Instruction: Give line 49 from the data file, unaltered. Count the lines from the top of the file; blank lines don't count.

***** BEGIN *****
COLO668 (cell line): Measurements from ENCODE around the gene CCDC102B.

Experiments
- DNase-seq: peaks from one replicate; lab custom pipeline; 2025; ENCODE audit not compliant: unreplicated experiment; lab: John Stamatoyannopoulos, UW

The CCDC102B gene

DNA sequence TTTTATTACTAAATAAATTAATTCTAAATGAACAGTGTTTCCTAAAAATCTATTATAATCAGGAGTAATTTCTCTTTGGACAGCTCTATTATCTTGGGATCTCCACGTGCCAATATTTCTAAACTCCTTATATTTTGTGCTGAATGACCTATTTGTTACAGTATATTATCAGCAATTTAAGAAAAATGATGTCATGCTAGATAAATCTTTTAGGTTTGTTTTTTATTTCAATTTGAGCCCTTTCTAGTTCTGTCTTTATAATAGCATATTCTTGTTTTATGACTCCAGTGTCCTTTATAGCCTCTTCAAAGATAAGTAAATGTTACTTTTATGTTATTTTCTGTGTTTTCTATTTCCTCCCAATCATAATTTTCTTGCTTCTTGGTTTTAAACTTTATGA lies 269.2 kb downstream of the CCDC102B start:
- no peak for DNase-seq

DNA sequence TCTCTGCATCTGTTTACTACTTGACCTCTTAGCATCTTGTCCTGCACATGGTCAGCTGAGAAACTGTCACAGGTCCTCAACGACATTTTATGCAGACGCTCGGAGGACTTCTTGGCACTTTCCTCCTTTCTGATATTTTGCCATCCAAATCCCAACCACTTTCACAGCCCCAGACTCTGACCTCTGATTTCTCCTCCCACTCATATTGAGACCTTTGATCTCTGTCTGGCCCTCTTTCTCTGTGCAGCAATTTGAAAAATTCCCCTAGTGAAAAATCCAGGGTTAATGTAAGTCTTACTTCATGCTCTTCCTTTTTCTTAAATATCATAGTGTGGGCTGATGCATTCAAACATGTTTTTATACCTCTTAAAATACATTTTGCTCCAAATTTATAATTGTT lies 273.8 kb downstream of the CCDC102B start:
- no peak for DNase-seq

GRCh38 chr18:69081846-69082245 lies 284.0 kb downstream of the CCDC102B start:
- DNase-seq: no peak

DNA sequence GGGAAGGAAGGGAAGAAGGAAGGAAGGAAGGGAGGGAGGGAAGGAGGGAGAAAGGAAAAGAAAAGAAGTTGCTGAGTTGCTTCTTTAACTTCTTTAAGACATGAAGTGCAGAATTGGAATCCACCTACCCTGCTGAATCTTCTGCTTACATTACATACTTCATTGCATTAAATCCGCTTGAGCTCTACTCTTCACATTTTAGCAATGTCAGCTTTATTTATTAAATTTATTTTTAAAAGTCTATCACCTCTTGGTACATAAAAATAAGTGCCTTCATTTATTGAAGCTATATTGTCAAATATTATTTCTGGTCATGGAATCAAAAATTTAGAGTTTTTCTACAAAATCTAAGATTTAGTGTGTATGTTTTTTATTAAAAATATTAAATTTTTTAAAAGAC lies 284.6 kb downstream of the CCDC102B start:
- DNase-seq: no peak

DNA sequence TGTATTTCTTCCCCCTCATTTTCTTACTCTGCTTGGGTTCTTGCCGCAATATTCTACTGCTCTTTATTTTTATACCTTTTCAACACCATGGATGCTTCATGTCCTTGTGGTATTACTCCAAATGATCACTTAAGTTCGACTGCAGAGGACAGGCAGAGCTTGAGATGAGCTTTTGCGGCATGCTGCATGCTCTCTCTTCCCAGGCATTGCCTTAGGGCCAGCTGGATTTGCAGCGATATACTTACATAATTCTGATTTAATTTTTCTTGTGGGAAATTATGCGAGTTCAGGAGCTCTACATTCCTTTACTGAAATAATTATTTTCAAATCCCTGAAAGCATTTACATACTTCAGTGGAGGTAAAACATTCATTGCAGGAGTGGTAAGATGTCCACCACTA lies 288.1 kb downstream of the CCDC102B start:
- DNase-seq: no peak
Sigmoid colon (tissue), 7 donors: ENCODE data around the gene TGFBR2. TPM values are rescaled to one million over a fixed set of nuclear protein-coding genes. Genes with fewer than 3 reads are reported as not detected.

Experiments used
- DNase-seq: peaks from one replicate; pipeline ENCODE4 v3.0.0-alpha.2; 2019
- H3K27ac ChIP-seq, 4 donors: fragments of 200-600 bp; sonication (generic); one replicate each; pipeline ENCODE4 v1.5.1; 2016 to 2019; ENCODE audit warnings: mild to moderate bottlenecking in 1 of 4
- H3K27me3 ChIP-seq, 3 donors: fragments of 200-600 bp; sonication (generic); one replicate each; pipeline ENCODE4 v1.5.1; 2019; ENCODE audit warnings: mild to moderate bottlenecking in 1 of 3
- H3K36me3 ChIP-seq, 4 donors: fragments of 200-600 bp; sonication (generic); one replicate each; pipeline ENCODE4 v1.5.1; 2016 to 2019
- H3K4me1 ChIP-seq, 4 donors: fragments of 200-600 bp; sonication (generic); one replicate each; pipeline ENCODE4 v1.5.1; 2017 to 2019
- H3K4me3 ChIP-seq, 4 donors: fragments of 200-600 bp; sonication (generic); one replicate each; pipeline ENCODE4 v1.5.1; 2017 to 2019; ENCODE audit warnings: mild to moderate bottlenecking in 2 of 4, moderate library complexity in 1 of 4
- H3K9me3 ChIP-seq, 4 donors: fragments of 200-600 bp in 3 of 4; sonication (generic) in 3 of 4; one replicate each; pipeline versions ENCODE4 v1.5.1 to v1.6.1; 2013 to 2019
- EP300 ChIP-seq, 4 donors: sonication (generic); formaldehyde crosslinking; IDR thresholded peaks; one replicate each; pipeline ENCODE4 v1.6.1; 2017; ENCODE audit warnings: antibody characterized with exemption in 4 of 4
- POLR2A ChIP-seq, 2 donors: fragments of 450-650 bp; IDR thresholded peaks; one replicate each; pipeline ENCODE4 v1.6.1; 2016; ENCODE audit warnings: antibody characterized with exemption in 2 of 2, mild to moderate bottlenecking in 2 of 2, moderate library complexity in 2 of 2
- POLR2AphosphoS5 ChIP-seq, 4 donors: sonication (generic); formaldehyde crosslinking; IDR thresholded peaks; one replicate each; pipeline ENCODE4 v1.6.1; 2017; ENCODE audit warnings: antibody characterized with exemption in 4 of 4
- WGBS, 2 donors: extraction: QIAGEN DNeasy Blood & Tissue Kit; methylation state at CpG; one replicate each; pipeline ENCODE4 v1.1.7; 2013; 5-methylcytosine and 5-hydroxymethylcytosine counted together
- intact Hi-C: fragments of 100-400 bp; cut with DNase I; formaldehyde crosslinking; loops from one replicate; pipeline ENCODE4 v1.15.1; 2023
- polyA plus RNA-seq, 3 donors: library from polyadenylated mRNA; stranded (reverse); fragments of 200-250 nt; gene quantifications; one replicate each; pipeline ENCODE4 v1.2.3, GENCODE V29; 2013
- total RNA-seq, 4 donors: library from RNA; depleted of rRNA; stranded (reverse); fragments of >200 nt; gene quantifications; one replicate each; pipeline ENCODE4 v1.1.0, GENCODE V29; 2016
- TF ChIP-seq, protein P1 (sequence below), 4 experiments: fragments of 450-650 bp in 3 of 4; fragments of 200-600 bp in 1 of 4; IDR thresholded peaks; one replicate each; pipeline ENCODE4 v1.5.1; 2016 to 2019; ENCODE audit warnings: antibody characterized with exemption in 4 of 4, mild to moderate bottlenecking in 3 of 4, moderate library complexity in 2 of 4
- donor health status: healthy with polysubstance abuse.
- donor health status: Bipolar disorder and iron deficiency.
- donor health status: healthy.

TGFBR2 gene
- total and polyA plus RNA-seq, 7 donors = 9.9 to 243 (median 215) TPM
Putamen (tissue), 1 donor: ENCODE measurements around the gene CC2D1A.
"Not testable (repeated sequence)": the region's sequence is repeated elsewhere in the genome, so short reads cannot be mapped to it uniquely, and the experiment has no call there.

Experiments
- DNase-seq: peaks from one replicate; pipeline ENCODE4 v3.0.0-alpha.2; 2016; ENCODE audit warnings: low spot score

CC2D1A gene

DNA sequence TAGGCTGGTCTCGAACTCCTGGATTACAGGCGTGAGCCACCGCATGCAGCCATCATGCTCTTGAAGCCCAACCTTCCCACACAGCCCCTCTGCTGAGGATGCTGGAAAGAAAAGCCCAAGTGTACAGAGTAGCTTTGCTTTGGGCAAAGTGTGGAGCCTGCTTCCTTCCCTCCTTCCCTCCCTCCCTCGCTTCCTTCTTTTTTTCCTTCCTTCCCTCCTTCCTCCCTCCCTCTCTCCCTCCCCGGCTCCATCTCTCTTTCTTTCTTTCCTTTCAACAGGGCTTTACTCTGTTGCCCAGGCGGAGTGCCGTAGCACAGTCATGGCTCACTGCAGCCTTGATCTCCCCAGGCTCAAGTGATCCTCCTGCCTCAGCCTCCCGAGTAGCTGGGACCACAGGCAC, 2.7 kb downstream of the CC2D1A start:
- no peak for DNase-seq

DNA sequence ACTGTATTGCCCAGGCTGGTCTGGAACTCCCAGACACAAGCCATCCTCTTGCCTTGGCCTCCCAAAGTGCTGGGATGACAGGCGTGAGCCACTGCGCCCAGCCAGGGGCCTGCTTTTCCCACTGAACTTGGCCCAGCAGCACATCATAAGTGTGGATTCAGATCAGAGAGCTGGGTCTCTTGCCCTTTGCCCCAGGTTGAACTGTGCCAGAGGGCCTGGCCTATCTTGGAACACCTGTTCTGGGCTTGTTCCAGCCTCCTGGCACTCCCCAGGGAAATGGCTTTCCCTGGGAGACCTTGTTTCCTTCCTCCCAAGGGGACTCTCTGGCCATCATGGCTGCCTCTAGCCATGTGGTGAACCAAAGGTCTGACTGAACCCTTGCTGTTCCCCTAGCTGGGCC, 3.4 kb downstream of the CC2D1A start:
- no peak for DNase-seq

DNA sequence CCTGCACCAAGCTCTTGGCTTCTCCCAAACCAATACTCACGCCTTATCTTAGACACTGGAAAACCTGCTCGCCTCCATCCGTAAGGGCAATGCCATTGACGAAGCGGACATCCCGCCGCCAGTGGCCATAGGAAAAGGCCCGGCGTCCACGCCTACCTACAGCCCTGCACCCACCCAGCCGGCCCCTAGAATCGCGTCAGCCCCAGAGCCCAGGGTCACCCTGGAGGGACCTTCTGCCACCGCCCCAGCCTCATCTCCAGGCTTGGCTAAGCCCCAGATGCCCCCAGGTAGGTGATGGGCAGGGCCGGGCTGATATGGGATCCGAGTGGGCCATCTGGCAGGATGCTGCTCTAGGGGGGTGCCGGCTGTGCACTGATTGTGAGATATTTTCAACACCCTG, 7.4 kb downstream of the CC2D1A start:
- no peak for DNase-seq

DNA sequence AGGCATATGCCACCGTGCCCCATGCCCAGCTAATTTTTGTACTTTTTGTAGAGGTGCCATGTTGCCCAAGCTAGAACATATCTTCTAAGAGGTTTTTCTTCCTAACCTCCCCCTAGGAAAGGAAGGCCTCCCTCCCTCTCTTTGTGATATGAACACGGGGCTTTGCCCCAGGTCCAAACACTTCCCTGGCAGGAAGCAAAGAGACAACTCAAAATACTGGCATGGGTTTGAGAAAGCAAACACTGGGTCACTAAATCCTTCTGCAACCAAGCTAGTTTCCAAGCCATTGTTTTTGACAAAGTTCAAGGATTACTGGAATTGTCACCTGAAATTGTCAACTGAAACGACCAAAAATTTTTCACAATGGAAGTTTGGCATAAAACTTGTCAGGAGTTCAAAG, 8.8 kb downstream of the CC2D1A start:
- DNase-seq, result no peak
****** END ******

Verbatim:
- DNase-seq, result no peak